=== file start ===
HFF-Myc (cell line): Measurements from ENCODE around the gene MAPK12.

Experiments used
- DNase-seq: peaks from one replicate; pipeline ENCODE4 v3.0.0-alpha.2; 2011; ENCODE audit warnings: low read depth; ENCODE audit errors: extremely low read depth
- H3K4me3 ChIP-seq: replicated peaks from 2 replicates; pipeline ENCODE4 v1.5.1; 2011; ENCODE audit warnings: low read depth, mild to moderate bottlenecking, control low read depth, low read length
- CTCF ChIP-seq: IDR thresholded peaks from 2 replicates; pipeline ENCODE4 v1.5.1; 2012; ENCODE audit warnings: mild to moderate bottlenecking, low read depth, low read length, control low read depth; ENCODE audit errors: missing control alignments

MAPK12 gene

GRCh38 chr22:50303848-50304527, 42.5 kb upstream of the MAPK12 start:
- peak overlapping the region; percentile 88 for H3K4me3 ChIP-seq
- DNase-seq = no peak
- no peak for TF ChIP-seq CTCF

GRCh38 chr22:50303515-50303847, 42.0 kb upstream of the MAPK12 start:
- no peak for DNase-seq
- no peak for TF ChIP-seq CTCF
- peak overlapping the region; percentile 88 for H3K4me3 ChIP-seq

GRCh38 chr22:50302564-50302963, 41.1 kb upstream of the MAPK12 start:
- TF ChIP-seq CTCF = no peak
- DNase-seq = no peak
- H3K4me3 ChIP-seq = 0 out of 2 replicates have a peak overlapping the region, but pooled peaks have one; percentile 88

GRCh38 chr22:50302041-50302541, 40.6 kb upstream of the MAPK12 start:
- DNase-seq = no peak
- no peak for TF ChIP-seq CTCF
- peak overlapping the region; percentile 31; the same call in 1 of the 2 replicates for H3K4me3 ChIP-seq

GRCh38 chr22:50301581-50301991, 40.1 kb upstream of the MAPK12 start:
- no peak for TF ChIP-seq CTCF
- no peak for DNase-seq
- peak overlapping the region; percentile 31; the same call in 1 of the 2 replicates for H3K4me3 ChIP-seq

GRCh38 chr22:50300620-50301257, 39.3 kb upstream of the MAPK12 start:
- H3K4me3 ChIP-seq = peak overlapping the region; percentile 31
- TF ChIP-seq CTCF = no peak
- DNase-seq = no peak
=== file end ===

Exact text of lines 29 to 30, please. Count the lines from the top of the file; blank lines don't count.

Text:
- TF ChIP-seq CTCF = no peak
- DNase-seq = no peak